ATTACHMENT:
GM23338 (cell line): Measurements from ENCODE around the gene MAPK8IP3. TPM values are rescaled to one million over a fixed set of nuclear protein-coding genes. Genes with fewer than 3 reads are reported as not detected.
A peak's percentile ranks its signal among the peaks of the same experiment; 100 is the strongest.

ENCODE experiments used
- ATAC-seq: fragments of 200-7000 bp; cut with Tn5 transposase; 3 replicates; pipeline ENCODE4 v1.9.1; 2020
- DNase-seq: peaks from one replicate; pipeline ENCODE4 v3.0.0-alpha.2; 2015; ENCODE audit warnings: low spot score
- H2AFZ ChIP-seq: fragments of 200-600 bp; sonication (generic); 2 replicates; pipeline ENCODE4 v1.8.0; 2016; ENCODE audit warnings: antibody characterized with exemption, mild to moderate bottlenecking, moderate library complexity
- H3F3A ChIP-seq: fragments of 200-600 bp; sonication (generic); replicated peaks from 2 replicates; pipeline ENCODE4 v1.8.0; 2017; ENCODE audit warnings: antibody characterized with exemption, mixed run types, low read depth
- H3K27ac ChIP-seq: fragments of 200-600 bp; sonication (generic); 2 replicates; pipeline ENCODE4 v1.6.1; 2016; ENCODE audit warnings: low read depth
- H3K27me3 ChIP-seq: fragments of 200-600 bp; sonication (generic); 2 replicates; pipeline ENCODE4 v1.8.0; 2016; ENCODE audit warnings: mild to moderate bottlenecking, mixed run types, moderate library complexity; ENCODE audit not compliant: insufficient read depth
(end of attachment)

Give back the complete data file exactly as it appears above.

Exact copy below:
GM23338 (cell line): Measurements from ENCODE around the gene MAPK8IP3. TPM values are rescaled to one million over a fixed set of nuclear protein-coding genes. Genes with fewer than 3 reads are reported as not detected.
A peak's percentile ranks its signal among the peaks of the same experiment; 100 is the strongest.

ENCODE experiments used
- ATAC-seq: fragments of 200-7000 bp; cut with Tn5 transposase; 3 replicates; pipeline ENCODE4 v1.9.1; 2020
- DNase-seq: peaks from one replicate; pipeline ENCODE4 v3.0.0-alpha.2; 2015; ENCODE audit warnings: low spot score
- H2AFZ ChIP-seq: fragments of 200-600 bp; sonication (generic); 2 replicates; pipeline ENCODE4 v1.8.0; 2016; ENCODE audit warnings: antibody characterized with exemption, mild to moderate bottlenecking, moderate library complexity
- H3F3A ChIP-seq: fragments of 200-600 bp; sonication (generic); replicated peaks from 2 replicates; pipeline ENCODE4 v1.8.0; 2017; ENCODE audit warnings: antibody characterized with exemption, mixed run types, low read depth
- H3K27ac ChIP-seq: fragments of 200-600 bp; sonication (generic); 2 replicates; pipeline ENCODE4 v1.6.1; 2016; ENCODE audit warnings: low read depth
- H3K27me3 ChIP-seq: fragments of 200-600 bp; sonication (generic); 2 replicates; pipeline ENCODE4 v1.8.0; 2016; ENCODE audit warnings: mild to moderate bottlenecking, mixed run types, moderate library complexity; ENCODE audit not compliant: insufficient read depth